Syrian, Lebanese, and Jordanian officials have moved one step further towards implementing an electricity supply deal after signing an agreement in Beirut last week. Following the meeting, new details regarding the World Bank's potential role in financing the deal and the pricing of Jordan's exported energy were disclosed.
Electricity companies in the opposition-held parts of the Idlib and Aleppo governorates have recently increased their fees for each kilowatt-hour by 40 to 50 percent in Idlib and 160 to 280 percent in Aleppo, further escalating protests that have proliferated as a result of the region's worsening economic crisis and the recent collapse of the Turkish lira.
The Ministry of Electricity has recently announced that electricity will be heavily rationed ahead of the winter season given that local production remains a fraction of demand. Meanwhile, the government plans to activate a new service this month that would allow businesses to avoid rationing electricity altogether in return for paying extremely high fees.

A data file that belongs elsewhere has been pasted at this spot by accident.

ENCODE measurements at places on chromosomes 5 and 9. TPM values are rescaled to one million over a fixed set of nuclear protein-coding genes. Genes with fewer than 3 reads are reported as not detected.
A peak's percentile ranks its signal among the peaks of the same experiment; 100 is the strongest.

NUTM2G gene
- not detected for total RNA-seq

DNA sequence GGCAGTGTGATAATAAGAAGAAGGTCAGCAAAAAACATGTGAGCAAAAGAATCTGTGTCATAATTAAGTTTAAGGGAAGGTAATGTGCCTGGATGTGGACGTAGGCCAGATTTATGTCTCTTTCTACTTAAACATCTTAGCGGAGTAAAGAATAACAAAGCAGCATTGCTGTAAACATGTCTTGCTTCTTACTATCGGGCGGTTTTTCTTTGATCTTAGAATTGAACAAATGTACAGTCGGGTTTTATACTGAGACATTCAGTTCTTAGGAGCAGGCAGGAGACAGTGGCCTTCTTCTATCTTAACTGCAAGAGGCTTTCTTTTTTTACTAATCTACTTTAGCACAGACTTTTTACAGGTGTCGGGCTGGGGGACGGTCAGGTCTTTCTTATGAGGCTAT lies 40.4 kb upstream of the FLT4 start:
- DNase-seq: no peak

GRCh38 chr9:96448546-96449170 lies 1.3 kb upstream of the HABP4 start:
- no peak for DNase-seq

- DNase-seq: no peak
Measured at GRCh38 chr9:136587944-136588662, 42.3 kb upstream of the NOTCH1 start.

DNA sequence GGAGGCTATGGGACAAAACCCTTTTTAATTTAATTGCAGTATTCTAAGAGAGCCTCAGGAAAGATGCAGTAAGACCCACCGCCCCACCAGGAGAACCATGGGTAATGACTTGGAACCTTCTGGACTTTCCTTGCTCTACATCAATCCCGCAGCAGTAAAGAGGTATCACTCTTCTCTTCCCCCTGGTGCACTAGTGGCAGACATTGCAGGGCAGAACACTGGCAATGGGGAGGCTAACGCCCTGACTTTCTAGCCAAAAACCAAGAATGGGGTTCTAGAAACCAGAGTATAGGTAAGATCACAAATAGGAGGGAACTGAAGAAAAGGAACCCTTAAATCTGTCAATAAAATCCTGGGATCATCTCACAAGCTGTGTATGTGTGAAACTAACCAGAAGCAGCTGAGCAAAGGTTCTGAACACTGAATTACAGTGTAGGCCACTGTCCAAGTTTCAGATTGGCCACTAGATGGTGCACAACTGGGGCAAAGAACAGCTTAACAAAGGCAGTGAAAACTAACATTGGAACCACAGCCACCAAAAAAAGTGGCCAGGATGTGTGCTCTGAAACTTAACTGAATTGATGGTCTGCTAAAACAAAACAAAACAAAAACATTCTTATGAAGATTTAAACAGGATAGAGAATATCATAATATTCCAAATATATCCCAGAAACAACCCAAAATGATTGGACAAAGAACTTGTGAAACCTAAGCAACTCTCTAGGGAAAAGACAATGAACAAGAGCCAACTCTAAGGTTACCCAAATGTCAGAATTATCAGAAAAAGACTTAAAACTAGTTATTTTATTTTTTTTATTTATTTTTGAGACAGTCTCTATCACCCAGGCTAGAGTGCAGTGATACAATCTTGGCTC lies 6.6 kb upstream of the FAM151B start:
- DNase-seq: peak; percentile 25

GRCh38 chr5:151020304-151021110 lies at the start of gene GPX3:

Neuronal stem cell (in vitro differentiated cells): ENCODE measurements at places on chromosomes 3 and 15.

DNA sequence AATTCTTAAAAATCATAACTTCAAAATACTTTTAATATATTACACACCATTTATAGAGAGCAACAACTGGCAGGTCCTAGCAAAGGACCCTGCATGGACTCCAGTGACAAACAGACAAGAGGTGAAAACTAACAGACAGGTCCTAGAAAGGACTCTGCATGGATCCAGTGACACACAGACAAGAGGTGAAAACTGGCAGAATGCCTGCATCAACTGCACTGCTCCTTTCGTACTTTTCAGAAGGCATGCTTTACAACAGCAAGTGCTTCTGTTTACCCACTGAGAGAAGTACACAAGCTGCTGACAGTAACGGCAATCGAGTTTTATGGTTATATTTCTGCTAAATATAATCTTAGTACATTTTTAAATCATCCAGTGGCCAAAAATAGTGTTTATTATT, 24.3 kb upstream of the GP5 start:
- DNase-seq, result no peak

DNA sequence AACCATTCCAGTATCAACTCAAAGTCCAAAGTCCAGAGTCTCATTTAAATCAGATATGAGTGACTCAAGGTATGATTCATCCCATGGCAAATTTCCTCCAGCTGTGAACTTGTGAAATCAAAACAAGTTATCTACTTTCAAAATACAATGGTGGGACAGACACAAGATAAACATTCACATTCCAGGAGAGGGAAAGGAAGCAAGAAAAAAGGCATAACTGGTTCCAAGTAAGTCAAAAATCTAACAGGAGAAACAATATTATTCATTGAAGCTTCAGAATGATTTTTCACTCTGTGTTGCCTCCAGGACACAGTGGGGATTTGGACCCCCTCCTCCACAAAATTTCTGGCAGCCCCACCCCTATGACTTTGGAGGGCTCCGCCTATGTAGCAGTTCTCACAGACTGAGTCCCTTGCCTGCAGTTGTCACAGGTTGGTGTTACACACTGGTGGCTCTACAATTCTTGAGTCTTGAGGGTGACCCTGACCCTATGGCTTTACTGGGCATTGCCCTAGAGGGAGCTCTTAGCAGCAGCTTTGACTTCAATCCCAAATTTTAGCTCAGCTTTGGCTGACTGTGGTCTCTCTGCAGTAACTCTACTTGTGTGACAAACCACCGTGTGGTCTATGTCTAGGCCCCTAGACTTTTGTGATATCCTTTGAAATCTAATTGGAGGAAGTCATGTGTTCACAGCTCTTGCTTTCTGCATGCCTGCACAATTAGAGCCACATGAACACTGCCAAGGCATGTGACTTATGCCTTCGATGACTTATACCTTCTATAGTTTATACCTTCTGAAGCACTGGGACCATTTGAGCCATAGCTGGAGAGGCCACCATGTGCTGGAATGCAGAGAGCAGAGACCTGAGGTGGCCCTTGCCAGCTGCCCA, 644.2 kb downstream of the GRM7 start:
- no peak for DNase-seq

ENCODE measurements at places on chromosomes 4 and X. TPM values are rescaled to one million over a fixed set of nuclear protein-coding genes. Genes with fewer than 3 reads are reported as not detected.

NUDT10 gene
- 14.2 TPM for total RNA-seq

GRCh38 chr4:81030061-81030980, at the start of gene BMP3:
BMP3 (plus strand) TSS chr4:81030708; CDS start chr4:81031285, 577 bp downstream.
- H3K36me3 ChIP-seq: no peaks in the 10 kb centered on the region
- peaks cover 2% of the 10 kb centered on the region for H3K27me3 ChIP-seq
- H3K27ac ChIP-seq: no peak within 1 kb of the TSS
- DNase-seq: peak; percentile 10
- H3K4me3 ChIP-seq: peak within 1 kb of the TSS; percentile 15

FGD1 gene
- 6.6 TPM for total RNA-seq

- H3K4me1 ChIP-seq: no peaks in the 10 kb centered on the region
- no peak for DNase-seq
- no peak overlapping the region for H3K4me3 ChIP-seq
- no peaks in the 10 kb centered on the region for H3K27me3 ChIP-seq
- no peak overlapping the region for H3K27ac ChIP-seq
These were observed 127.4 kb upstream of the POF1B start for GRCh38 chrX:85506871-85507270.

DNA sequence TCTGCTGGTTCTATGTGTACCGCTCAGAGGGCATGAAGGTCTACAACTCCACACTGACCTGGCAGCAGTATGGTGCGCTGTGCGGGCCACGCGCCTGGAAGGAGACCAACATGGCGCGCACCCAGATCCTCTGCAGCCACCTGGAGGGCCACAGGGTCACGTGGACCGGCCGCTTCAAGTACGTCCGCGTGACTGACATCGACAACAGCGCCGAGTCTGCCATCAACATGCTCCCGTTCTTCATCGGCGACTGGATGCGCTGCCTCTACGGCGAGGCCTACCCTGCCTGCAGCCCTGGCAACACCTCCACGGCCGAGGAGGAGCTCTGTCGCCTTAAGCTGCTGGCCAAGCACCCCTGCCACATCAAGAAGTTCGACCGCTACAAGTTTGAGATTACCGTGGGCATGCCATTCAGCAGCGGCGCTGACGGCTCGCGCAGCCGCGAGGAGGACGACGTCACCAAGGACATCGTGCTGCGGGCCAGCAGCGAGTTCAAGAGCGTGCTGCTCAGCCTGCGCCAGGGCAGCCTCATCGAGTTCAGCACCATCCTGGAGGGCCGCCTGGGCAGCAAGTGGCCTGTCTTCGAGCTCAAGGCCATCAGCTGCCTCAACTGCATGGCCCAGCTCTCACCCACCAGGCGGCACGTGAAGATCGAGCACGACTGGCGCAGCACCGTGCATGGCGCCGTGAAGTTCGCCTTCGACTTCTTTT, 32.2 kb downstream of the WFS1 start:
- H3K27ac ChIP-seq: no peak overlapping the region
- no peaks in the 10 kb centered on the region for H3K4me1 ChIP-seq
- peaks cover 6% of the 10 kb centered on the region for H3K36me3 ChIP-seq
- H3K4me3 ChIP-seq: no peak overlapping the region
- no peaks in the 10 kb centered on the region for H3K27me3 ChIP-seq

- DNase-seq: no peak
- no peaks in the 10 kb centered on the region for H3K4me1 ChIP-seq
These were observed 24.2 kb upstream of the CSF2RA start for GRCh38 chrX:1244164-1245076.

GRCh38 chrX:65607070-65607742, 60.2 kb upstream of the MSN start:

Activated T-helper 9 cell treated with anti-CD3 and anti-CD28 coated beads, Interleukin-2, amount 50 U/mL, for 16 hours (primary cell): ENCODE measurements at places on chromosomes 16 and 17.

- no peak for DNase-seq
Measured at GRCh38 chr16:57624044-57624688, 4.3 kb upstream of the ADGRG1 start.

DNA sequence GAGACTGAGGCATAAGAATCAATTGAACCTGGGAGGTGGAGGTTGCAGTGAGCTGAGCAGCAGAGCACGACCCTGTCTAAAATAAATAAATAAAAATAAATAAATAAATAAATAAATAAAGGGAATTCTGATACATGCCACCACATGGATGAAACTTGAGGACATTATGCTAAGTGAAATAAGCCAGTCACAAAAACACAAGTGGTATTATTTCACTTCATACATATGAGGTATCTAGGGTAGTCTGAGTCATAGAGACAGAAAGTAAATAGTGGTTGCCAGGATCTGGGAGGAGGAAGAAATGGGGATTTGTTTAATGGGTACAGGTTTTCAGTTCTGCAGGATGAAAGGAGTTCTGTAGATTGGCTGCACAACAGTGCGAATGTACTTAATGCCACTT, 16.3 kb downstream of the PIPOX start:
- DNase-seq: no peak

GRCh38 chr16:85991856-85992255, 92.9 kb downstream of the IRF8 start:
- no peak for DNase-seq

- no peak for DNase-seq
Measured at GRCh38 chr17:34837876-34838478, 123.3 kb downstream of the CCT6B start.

The Syrian government has reported Emirati and Chinese interest in its project to incentivise investments in wind and solar energy as it seeks to increase the share of renewable energy sources in its energy mix in the long term, although funding remains a challenge. 

Iran’s MAPNA Group will repair and restore two of the five turbines at the Aleppo thermal power plant, according to state media reports. The EUR-124-million contract, signed with the government late last year, was widely covered in local media, but the contractor was not previously confirmed.


The Ministry of Electricity has decided to cut overnight power supplies to Syria's main industrial cities twice per week until the end of February, in a new sign of the severity of the electricity shortages affecting the country. The cities, which comprise the backbone of Syria’s industrial sector, had previously been exempted from power rationing.